On the blood of innocents—whose hands are clean?
For some, the blood of infants is an instrument of power, as was seen in the cults of child sacrifice that surrounded ancient Israel. For others, innocent flesh is a path to profit—as seen in Planned Parenthood marketing aborted babies. And for those like Herod, life and innocence count for nothing—and may be rubbed out for the sake of expedience.
We might take today, while still surrounded by Christmas decorations, to reflect on abortion as a leading cause of death in America. But that focus might unduly narrow the scope of our examination of conscience. Let’s focus on the selfish rage of Herod, who murdered anyone who may have challenged him.
Barclay wrote: “Here is a terrible illustration of what some people will do to get rid of Jesus Christ. If they are set on their own course, if they see in Christ someone who is liable to interfere with their ambitions and rebuke their ways, their one desire is to eliminate Christ; and then they are driven to the most terrible things, for if they do not break others physically, they will break their hearts.”
Christians, beware! From the day of his birth, Jesus was seen as a menace to the Kingdom of Sin. One medieval commentator warned: “For when kings’ wrath is stirred by fear for their crowns, it is a great and inextinguishable wrath.”
We might shake our head and beat our breast as we read of such terrible things in and about Scripture. But let’s be careful, lest we pray like the self-satisfied Pharisee who gave thanks that he was “not like the rest of men.” (Luke 18:11) However true it may be that we do not literally have innocent blood on our hands, or traffic in human flesh or order the deaths of our rivals, I think we have more of a resemblance to Herod and his ilk than we’d care to admit.
Today at breakfast my 6-year old niece asked, “How did the Devil get made?” I replied, “The Devil used to be a good angel. But he turned bad when he was disobedient and loved himself more than God. He wanted to be in charge and not God.” That’s the story of the fall of Lucifer—and it is the story of our fall as well.
To the degree that we are sinners, to that same degree we are like those who “fear for their crowns”—that is, we jealously guard the illusion of our sovereignty as we withhold the love and obedience that is due to God alone. Confronted with the truth of God’s sovereignty, we sinners respond with “a great and inextinguishable wrath.” We are provoked to murderous rage in our rebellion against the First Commandment. One way or another, we sinners end up with the blood of innocents on our hands. And the irony is that the only way that we can become innocent ourselves is to be purified in the Blood of the Supremely Innocent One, Christ Who is the Innocent Lamb of God. (Revelation 7:14)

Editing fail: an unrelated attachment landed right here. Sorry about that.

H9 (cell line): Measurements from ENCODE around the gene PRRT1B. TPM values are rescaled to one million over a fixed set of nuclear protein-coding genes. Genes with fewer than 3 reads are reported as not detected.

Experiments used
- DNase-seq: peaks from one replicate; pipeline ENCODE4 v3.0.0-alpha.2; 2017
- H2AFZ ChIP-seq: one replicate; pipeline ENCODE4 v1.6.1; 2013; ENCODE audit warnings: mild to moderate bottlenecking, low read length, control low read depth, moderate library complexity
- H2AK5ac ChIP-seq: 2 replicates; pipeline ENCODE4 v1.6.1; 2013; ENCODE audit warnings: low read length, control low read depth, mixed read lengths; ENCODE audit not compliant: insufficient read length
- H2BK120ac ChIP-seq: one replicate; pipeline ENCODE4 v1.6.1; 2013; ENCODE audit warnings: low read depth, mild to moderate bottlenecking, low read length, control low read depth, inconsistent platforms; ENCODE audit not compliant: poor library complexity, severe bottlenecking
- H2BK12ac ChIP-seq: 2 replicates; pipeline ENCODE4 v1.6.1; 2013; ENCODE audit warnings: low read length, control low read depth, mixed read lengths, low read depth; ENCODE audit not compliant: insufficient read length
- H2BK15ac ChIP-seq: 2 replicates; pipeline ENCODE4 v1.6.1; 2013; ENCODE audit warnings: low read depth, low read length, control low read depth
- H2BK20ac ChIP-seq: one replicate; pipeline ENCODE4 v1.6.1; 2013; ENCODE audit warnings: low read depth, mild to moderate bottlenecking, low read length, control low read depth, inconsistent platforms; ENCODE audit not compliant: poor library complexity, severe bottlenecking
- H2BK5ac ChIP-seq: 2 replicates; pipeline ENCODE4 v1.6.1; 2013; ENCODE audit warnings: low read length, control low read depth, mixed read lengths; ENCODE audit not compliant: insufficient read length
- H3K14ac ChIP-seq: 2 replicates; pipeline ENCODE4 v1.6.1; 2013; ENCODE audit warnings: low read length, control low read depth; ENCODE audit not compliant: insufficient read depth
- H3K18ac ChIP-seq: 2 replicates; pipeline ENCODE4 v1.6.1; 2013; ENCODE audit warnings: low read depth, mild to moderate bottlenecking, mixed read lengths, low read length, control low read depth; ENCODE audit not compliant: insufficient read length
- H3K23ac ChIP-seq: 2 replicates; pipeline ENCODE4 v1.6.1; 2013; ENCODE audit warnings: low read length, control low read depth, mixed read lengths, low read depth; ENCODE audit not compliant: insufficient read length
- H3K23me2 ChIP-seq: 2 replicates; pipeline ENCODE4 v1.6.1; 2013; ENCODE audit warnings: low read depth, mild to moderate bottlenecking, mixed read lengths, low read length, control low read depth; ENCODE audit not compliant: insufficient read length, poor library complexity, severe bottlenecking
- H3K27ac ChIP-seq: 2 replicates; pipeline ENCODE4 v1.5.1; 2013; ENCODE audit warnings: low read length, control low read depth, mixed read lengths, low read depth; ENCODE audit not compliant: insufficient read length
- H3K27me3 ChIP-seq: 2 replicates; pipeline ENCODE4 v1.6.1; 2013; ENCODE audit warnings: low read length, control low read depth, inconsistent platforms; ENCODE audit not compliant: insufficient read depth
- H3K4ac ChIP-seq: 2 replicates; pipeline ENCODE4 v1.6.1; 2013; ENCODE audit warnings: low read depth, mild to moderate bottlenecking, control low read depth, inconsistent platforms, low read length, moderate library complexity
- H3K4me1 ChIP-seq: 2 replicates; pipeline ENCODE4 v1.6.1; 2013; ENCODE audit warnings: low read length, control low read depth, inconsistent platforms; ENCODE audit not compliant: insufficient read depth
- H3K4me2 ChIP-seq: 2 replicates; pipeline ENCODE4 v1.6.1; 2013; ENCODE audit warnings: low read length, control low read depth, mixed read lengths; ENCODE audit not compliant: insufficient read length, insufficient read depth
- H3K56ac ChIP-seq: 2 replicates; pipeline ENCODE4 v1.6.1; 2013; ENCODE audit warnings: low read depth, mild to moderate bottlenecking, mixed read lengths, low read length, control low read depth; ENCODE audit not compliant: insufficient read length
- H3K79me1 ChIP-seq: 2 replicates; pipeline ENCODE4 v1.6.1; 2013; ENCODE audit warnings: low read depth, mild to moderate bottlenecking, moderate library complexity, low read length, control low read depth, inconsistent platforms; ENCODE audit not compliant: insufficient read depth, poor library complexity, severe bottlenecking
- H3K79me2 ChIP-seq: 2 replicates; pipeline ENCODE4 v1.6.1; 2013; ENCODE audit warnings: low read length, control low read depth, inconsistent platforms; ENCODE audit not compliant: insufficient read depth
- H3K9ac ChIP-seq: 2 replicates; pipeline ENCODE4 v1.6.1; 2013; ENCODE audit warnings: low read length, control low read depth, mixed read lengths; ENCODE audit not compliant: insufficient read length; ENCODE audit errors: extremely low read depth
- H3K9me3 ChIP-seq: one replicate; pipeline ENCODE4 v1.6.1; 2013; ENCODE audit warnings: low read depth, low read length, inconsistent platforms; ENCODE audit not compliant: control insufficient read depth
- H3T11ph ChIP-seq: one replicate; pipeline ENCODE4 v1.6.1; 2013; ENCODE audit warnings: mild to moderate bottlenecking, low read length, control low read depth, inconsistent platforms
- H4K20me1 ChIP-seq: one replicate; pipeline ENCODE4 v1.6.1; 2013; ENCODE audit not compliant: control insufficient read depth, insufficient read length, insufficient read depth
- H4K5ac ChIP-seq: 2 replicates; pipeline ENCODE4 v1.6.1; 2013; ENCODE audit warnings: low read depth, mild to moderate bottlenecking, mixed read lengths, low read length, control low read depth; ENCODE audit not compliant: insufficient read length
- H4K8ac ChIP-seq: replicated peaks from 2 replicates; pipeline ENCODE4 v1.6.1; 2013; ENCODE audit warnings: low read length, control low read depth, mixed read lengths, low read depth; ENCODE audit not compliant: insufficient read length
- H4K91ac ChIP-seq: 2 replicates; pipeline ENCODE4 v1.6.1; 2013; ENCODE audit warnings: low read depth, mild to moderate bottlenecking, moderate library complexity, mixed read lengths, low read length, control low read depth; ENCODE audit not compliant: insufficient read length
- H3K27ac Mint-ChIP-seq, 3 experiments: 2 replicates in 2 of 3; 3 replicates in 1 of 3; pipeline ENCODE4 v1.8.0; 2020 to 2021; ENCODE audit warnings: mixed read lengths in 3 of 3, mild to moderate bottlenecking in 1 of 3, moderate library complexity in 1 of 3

So soon after the joys of Christmas Day, the Church asks us to reflect on the calamity of the loss of innocence, and the painful and costly way that our innocence may be regained. The Church doesn’t ask us merely to recall a tragic episode from the distant past. And She does more than simply ask us to see the ancient tragedy replayed in our own times. Rather, the Church today insists that we confess the battle for eternal life and death taking place within our own hearts at this very moment.
In love, God has called us into existence. By our baptism we are consecrated for resurrection and destined for glory. By our sin, we reject grace and squander our inheritance. In true mercy, which is awash in the Precious Blood of God’s Only-begotten Son, we are invited to pass from this life “through the narrow gate” of righteous living and enter into the eternal kingdom of our Heavenly Father, our only true home.
In the time we have left, we must confess that we who are called to glory have within us the ability to become bloody monsters like Herod or bloody mercenaries like Planned Parenthood. The blood of the Holy Innocents testifies to the wickedness of man; the Blood of Christ testifies to the mercy of God. It is time to choose.
When I write next, I will speak of combining the power of habit with the virtue of gratitude. Until then, let’s keep each other in prayer.
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